Flakey bark in a wet climate ages with moss. In Izu.
I recently noticed this giant evergreen tree called camphor (or kusunoki in Japanese). A single, well cared for tree can easily become a local landmark. The above tree is in a mountaineous area of Izu. Below in front of a glass and metal tower in Shiba, across from Tokyo Tower.
This beautiful bonsai was decorating the very chic Omotesando Koffee shop. The cafe is a modern cube inside a Showa house with a cozy front garden. The very cheerful barista explained that the owner made this bonsai himself. I like how the bonsai looks next to the cappuccino and the aged wood of the house and cupboard. The moss is especially lush and lovely.
The winter sunlight is particularly good for indoor plant portrait photography.
Bonsais are the ultimate in portable and creating an entire, changing world with few elements. Part of gardening involves the overall effect of dozens or hundreds of plants. But part is also the specific plant and season.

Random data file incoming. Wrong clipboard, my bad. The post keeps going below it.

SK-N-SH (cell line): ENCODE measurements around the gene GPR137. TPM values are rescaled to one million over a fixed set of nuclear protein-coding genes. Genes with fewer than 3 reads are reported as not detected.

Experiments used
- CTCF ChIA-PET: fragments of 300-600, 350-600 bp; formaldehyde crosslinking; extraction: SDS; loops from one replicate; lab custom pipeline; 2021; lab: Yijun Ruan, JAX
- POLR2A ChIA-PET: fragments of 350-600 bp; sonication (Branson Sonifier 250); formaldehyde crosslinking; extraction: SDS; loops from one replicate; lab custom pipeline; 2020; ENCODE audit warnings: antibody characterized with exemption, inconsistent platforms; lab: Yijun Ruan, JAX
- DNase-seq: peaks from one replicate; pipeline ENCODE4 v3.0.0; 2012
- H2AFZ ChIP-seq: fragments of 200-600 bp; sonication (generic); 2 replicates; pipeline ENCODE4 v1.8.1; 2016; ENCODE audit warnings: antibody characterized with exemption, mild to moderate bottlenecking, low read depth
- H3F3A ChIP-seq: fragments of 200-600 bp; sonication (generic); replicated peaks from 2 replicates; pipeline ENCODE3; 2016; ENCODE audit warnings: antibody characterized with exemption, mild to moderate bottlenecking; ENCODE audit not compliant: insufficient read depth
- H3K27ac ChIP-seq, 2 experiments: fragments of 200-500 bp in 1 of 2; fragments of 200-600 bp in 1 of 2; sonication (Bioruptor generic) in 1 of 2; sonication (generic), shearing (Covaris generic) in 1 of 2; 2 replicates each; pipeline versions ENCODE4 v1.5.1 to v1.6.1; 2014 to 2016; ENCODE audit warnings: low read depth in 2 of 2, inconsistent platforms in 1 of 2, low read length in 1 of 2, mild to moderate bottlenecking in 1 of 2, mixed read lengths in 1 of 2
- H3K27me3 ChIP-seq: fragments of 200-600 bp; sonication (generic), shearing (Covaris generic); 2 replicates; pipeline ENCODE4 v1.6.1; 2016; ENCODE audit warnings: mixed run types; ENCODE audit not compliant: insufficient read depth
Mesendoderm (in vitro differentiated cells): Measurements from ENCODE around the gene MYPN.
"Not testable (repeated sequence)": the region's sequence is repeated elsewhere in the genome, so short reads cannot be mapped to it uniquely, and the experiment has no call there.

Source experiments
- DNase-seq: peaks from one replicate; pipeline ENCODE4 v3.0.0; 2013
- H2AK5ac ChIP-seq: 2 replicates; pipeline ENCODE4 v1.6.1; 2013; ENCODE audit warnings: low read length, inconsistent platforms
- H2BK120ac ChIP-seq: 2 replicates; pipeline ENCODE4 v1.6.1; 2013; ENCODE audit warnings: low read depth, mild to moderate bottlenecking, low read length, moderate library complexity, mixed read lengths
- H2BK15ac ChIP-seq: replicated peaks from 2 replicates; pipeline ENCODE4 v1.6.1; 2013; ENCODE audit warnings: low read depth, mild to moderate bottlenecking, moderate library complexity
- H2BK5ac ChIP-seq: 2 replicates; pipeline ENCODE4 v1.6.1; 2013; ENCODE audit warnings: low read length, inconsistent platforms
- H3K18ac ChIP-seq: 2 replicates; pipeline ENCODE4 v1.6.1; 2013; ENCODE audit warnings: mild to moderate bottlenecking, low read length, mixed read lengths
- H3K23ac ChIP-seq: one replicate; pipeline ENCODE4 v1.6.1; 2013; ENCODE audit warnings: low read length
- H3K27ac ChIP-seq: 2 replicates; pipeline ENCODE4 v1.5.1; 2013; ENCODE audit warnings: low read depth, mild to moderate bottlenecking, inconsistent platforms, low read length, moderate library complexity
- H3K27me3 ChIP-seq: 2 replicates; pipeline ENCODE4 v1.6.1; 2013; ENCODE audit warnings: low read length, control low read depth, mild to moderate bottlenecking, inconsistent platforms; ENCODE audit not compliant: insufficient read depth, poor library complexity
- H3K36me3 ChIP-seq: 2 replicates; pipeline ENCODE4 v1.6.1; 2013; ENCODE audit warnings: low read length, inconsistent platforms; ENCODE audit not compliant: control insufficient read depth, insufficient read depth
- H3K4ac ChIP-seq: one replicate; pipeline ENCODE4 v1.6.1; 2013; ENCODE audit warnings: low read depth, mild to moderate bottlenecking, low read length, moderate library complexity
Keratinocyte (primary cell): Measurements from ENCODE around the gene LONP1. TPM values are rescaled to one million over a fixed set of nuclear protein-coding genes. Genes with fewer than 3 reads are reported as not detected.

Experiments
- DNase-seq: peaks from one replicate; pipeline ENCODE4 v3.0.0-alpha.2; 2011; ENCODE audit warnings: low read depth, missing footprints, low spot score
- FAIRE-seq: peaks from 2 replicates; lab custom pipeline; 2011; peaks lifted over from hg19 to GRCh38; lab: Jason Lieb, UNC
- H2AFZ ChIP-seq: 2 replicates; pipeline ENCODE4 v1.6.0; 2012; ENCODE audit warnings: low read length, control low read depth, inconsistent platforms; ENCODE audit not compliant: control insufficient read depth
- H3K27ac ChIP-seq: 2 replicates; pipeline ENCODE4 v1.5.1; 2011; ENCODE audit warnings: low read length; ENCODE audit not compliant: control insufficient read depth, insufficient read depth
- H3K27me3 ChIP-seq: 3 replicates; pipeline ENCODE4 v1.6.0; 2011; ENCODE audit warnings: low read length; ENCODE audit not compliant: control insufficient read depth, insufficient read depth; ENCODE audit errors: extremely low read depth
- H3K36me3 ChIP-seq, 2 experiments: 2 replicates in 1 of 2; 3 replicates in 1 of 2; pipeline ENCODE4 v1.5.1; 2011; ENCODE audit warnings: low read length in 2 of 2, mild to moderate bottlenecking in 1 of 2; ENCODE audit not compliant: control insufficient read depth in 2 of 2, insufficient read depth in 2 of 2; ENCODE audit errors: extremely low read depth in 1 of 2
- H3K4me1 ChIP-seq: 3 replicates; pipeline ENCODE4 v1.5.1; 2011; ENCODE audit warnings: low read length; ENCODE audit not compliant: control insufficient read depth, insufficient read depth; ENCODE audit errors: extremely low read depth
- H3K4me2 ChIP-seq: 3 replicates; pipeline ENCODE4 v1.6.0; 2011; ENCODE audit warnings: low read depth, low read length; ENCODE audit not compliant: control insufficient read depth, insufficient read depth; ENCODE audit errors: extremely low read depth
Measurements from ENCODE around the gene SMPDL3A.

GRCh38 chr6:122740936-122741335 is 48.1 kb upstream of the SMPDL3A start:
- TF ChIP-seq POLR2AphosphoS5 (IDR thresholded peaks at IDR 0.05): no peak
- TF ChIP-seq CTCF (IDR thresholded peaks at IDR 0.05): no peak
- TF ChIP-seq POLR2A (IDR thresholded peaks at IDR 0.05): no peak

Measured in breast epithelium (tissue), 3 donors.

As a balcony gardener using containers, I have many small plants that are especially portable. A single indoor plant can welcome a guest or create a mood.
People are surprised when I tell them that I have at least one hundred plants on my small Tokyo balcony. It sounds like a lot, but actually it’s easy to accumulate. Even a small garden can have many layers. I was aiming my camera at the fairly large bonsai in the center, made by my friend Matthew. It has two types of grasses, two types of mosses, and a fern. Some neighboring mint is stretching above that singularly planned assemblage. And at the bottom left are two small succulents in a flowerpot with drawings from my mother-in/out-law. There’s also a trunk and leaf from two neighboring bonsais. That’s at least ten plants in this one close-up.